relaxed_structure. The structure obtained after the relaxation. It is not returned if the relax_type is ‘none’. (type: AiiDA’s StructureData).
total_energy. The total energy in eV is associated with the relaxed structure (or initial structure in case no relaxation is performed). The total energy is not necessarily defined in a code-independent way (e.g., it does not have a common zero). We require, however, that the partial derivative of the returned energy with respect to the change of the coordinate i of atom j is always the i − th coordinate of the force on the atom j. We also stress that in general, even for calculations performed with the same code, there is no guarantee to have comparable energies in different runs if the inputs are generated with the input generator (because, for instance, the selected k-points depend on the input structure volume). However, in combination with the input argument reference_workchain mentioned earlier, energies from different relaxation runs become comparable, and their energy difference is well defined. (type: AiiDA Float).
stress. The final stress tensor in eV Å−3. Returned only when a variable-cell relaxation is performed. (type: AiiDA Float).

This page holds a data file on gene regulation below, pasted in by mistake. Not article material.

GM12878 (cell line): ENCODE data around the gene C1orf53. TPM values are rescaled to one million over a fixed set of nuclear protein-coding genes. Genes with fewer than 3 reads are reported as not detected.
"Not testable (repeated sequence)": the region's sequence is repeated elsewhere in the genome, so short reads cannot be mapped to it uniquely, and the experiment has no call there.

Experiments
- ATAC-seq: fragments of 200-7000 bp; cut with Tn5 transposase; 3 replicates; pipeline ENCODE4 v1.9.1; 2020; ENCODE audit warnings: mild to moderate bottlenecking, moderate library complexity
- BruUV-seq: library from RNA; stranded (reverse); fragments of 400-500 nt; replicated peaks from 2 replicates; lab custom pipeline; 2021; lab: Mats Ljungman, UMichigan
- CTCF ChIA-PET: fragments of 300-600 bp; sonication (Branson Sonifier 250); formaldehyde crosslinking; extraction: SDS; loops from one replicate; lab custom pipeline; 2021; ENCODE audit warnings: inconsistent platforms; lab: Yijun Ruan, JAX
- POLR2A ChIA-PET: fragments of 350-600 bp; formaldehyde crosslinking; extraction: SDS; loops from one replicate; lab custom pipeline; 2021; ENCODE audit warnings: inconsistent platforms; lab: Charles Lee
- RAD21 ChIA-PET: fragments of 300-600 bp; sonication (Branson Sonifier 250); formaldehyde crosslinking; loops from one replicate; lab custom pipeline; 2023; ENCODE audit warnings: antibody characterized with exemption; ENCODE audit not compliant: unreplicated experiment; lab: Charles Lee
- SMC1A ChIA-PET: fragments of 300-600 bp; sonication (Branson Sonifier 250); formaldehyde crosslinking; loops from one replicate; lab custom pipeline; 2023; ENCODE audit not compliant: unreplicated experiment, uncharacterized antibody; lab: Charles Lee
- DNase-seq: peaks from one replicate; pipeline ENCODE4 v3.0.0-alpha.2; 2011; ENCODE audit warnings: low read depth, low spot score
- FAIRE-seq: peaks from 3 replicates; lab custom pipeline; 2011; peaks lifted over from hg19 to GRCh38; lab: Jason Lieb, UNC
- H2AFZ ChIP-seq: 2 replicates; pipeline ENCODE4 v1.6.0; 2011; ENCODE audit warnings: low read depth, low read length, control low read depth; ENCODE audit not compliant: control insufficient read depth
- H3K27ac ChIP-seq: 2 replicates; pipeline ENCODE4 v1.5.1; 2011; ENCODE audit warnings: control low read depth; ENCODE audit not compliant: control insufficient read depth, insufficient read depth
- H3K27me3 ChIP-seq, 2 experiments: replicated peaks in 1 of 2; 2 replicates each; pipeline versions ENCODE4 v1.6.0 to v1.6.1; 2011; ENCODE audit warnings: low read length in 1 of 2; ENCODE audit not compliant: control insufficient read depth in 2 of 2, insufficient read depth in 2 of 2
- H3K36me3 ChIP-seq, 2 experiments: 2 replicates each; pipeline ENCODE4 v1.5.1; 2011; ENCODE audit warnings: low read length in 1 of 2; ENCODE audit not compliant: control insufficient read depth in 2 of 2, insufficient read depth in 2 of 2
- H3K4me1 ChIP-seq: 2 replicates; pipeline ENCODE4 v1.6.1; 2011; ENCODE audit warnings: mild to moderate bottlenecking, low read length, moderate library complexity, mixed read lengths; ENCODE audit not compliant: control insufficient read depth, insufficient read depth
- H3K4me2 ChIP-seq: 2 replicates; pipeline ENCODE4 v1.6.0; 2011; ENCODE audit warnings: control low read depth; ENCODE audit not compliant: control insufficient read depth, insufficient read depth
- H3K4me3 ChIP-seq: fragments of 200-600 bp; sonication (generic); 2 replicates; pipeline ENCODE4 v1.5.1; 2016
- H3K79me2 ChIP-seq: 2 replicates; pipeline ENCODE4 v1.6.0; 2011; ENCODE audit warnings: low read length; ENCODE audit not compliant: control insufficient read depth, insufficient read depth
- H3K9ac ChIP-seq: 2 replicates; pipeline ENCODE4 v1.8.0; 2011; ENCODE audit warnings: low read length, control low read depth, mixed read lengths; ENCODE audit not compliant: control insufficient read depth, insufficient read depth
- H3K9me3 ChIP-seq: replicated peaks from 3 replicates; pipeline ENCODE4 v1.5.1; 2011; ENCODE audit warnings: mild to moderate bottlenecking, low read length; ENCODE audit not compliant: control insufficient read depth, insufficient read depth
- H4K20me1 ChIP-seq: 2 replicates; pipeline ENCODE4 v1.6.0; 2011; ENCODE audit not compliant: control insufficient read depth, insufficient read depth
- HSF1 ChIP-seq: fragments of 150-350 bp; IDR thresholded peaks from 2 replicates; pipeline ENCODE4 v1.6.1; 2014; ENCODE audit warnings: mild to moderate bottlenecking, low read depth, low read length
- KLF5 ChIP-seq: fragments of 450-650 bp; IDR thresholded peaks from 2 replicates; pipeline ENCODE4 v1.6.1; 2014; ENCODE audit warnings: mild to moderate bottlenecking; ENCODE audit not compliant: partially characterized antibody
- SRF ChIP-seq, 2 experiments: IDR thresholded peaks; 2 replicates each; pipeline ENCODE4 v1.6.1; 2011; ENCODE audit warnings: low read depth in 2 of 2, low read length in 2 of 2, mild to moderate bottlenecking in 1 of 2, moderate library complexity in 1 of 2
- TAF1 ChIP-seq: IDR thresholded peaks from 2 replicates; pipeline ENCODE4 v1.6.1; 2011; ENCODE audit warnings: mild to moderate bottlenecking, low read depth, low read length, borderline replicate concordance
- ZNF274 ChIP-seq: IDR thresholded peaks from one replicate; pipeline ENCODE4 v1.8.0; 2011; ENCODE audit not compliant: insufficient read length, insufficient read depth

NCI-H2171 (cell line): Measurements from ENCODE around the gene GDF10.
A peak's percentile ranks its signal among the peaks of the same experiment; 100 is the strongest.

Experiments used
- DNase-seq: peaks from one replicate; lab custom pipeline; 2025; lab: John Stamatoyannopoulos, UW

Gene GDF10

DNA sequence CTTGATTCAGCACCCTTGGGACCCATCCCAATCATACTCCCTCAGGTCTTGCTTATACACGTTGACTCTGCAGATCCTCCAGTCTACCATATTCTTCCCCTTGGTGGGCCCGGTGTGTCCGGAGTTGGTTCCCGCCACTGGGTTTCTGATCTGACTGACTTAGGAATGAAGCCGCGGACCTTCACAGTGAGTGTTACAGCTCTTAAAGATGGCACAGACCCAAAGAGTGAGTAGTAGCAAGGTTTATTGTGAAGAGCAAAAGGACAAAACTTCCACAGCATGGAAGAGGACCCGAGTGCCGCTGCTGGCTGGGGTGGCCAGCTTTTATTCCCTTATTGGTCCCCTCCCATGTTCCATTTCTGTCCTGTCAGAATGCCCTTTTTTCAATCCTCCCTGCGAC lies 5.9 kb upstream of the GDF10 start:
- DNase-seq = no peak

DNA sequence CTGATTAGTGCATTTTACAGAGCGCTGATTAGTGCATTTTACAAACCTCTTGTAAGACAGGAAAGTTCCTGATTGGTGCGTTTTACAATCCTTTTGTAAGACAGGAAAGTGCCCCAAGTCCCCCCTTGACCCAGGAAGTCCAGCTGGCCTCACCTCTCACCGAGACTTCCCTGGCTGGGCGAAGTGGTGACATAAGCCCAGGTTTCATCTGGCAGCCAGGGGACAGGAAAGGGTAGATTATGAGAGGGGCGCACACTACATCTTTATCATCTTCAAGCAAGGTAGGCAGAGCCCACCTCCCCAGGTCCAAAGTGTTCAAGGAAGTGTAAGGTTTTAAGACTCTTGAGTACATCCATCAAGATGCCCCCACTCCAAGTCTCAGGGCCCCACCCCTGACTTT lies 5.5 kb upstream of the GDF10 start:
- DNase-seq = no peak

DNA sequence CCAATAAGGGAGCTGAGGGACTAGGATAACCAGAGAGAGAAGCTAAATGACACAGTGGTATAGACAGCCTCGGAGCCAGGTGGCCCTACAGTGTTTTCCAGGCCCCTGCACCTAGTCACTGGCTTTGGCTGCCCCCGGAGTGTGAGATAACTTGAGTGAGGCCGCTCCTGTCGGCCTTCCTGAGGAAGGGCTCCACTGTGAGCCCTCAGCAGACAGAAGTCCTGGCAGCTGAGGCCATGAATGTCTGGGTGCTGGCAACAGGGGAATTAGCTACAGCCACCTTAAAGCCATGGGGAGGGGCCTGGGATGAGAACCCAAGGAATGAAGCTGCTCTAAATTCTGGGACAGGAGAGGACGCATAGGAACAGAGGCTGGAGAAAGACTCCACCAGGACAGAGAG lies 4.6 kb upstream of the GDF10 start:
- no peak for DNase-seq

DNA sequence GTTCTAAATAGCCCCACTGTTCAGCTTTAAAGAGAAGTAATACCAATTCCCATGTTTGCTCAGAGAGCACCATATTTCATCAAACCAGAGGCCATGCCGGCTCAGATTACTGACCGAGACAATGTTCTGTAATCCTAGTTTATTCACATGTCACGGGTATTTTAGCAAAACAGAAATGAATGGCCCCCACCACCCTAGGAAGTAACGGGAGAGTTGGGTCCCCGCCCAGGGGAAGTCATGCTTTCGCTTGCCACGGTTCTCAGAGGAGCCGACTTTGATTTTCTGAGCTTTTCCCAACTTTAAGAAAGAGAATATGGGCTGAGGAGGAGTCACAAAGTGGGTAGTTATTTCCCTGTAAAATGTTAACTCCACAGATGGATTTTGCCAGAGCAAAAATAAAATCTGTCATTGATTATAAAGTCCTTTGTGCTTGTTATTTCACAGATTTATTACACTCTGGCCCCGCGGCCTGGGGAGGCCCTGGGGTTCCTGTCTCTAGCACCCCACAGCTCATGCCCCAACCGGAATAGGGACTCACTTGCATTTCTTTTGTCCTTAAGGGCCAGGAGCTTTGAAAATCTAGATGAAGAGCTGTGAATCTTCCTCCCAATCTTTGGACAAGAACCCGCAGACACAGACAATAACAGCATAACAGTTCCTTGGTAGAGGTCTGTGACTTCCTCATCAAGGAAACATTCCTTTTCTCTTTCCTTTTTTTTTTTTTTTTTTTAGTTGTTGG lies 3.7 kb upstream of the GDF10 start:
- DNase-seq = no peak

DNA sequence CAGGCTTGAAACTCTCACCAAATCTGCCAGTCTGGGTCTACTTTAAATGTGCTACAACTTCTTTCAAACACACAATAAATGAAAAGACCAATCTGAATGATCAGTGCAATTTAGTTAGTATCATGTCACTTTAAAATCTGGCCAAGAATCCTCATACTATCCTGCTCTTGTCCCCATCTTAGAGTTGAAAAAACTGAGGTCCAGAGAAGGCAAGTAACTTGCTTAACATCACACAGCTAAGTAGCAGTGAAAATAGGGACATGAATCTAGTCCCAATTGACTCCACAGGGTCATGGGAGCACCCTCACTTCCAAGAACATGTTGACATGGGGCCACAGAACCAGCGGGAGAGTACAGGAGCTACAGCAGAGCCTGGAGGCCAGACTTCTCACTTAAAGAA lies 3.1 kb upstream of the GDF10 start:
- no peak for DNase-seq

total_magnetization. The total magnetization in μB (Bohr-magneton) units. Returned only for magnetic calculations. (type: AiiDA Float).
During the execution of the workflow, which can consist of multiple runs of the relevant quantum engine, any number of problems can occur that prevent the calculation from finishing successfully. Typical examples are problems with the quantum engine itself, such as electronic convergence not being reached, or problems related to the job scheduler, such as the allocated walltime being exceeded. AiiDA provides various tools to facilitate the writing of error handlers that can recover from these errors34 (optionally restarting from previously run calculations). However, each workflow implementation is responsible for defining and implementing these handlers, since the errors are usually quantum-engine specific. In this way, the majority of errors that typically occur are automatically handled by the workflow and the user will not have to intervene. We stress that, thanks to the extensive provenance that is automatically stored by AiiDA, the exact errors that were encountered during a workflow and how the workflow addressed them are recorded in full detail.
As a first test case of the various implementations of the common relax workflow, we present the optimization of a simple molecular structure: ammonia. The thermodynamically stable polymorph of ammonia has a trigonal pyramidal shape, which makes the structure polar. However, ammonia also exists in a metastable planar form38. The optimized structure and its associated total energy have been calculated with the common relax workflow implementation for all eleven quantum engines discussed in this paper for both phases of ammonia, using the ‘precise’ protocol for the input generation.